- In case you’ve a Microsoft account, Edge can sync the settings across all devices. It is pretty easy to get yourself an email on Outlook, in case you don’t have one. You could visit Settings > Profiles > Sync to turn on the sync and define what gets synced.
- Tracking prevention is turned on by default and can be set to Balanced Level first. It is not as though you won’t see ads, but lots of third-party tracking gets blocked. And you can stop ads completely by turning the tracking to Strict Level. Also, you could see the trackers blocked and use toggle (padlock button) to change individual settings.
- Adding browser extensions that you had used on Google comes next though most of the popular ones are also available on Microsoft Edge Add-ons page. In case, you don’t find it there, visit Chrome Web Store and download. Don’t forget to toggle a switch by going to the edge > extensions page to allow external add-ons. A link to Chrome Web Store has thoughtfully been placed right there.
- A password manager is a must have to create and remember unique credentials for the websites like banking etc. Microsoft Edge has a password fill / sync feature but we think a third-party app is still required. Go to Edge > Settings > Passwords to turn off settings so that you store the passwords on the external app, not the one on the browser.
- Choose new tab styles based on the sign-in credentials that you’re using. In case none of these make sense, download a browser extension that could take over the New Tab page. Honestly, I believe that an Outlook credential does give me what I require the most from my browser, unlike the massive loads that Google dumps.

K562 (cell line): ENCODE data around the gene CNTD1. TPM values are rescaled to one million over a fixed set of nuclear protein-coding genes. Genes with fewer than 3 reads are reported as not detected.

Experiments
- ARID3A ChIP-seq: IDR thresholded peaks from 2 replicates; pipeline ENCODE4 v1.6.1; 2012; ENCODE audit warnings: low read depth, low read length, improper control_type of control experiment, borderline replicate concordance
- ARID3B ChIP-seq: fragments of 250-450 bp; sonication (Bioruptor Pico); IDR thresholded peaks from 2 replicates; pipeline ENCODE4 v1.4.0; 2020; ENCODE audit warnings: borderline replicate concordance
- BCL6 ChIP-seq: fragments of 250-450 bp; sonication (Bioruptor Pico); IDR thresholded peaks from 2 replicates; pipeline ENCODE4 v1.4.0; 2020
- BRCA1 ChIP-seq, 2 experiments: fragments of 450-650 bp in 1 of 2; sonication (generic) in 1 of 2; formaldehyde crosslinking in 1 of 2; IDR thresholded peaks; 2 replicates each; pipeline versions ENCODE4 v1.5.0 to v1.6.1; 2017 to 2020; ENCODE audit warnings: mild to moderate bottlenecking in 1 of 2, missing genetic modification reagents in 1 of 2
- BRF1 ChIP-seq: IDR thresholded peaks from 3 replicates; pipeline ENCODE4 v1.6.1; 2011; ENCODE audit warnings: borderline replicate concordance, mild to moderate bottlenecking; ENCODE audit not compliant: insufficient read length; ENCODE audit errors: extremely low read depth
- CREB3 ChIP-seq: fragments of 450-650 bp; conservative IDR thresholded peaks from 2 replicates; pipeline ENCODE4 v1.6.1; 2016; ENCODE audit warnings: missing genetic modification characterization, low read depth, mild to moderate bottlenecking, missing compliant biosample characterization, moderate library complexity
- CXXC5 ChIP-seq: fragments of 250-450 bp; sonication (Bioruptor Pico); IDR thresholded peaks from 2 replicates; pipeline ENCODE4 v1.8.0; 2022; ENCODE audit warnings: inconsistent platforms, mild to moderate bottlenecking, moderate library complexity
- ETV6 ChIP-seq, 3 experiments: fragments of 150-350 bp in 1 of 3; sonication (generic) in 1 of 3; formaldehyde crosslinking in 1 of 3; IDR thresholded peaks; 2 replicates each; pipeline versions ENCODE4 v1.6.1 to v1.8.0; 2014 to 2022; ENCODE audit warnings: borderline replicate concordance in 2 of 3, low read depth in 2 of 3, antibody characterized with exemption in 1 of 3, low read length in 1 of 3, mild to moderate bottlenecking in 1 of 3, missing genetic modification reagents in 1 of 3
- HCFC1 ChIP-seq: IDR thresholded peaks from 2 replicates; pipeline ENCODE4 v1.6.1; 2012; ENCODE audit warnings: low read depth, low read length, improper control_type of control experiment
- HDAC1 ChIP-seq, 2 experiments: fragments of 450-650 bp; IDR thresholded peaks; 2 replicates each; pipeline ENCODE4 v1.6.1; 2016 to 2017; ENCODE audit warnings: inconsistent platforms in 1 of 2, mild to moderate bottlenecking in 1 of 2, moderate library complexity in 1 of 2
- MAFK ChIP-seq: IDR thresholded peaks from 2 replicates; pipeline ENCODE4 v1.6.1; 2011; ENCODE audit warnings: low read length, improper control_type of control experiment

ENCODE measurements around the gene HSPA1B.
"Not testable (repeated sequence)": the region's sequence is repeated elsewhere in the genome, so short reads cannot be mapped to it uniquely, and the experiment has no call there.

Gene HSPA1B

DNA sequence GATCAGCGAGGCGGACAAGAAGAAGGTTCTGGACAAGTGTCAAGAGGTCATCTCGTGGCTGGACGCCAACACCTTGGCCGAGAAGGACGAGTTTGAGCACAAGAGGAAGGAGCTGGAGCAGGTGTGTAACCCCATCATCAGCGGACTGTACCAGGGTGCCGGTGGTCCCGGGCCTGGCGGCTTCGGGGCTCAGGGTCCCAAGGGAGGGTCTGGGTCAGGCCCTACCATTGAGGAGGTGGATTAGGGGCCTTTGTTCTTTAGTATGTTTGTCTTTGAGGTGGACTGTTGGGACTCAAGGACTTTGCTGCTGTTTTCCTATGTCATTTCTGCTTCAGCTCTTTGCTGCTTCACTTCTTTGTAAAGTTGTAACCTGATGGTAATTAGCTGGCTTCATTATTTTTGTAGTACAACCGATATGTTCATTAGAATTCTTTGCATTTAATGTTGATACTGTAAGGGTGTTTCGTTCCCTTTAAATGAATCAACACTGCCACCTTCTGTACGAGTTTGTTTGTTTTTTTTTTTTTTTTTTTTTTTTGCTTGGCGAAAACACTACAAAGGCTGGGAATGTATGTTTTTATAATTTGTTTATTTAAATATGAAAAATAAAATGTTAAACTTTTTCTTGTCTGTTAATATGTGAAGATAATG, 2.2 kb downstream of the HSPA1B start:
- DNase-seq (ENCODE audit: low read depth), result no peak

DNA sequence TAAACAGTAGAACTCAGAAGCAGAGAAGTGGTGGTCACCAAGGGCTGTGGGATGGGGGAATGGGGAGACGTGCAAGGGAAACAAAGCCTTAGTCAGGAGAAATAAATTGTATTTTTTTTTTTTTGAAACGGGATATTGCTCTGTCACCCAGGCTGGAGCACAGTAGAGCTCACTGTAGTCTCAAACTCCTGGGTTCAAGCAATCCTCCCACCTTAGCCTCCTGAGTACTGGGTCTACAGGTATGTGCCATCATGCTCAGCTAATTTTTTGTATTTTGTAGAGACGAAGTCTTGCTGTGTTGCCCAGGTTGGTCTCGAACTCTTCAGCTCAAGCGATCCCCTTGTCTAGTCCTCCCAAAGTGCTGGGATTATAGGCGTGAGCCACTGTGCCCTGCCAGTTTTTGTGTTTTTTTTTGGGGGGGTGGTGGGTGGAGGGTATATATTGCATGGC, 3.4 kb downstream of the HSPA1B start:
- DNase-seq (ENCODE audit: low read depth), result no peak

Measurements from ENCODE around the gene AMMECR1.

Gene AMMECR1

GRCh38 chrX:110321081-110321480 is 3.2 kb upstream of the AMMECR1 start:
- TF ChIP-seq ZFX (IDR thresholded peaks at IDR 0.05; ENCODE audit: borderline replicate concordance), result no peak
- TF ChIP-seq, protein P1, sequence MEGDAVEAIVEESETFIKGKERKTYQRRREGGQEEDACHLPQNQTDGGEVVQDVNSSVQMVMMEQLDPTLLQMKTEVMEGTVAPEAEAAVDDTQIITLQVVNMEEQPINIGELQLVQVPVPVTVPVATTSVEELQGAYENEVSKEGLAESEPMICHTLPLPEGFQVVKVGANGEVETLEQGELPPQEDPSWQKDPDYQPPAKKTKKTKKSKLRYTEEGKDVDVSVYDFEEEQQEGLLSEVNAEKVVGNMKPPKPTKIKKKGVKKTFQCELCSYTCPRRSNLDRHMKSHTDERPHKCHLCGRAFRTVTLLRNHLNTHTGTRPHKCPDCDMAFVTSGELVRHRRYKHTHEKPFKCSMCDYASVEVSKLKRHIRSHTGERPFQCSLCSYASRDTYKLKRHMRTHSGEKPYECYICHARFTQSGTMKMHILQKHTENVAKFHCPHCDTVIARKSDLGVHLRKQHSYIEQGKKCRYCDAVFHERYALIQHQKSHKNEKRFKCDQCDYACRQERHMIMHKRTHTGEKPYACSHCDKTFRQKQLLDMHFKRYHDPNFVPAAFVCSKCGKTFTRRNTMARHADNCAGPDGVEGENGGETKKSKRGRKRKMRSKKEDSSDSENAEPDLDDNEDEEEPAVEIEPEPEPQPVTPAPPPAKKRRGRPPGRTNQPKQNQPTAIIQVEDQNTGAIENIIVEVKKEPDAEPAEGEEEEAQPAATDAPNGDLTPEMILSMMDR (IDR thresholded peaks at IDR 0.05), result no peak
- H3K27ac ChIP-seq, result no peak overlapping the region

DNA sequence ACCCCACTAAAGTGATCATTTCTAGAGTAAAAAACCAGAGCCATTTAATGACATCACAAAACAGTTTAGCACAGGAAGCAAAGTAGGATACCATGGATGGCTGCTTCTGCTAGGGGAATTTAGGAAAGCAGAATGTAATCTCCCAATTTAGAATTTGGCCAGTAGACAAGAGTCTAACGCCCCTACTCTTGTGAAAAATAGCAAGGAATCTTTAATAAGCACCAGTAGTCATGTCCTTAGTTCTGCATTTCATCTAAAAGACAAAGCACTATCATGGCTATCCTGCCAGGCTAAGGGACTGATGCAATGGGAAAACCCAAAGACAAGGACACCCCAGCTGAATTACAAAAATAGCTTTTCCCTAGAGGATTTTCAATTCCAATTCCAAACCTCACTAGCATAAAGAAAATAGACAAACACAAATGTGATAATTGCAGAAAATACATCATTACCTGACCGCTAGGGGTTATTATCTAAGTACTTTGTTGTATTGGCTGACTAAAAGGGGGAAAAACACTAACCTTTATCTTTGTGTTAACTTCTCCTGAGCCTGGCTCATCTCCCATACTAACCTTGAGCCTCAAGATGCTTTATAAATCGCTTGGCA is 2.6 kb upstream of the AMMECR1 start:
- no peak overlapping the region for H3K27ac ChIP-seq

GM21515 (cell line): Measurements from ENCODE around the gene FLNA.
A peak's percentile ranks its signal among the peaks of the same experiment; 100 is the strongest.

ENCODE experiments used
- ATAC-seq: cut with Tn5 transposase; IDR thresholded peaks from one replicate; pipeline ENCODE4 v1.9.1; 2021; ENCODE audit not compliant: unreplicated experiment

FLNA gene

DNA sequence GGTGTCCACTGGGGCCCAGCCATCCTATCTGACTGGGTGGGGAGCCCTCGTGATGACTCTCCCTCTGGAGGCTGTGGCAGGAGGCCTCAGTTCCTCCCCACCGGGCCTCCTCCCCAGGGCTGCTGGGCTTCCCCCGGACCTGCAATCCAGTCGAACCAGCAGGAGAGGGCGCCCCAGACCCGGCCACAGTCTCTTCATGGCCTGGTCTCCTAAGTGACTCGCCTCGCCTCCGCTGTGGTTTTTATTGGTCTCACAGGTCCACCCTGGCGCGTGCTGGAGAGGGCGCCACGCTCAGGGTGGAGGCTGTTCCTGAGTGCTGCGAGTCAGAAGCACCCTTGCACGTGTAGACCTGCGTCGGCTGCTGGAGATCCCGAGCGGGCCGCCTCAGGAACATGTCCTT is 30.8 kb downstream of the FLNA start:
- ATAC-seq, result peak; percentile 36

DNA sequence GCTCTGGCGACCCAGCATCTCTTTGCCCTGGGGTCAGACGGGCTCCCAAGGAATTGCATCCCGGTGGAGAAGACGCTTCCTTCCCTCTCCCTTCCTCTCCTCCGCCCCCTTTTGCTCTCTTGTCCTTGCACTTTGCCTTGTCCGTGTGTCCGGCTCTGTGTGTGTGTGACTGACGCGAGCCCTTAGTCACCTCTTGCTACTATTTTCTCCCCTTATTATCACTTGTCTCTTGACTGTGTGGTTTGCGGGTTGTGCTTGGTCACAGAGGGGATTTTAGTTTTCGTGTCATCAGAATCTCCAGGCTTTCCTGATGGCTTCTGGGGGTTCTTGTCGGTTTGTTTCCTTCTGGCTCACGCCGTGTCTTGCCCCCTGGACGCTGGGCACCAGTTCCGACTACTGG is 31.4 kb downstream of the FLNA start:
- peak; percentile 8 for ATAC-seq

- The Microsoft Edge functions like a progressive web app that enables resource caching and push notifications. Some websites that are designed so can be installed as apps on the browser. You can add several apps covering news sites, banks and social media.
- Now adjust privacy settings to ensure you share only what you want to with Microsoft. Visit Edge > Settings > Privacy to make changes. The first two options control how much diagnostic data you want Microsoft to use. Decide how to personal Web Experience option and you can simply turn it off to tell Microsoft not to use your history to bombard you with ads and other stuff.
- The Microsoft Edge offers you a feature called Collection that functions as a folder into which all your favorites can be bookmarked. But it does something more as I found out. You give such collections a name, add notes and then save pages using the link at the top of the pane. I dragged and dropped text blocks, product listings and images into this pane and also organized the list according to my requirement. In case you want all of this on a Word or Excel, just export it. Bingo! You have it in another format.
We believe these steps would be good enough to kickstart your journey with Microsoft Edge though I believe there’s a lot more that you may find as you go along, as I am doing so now.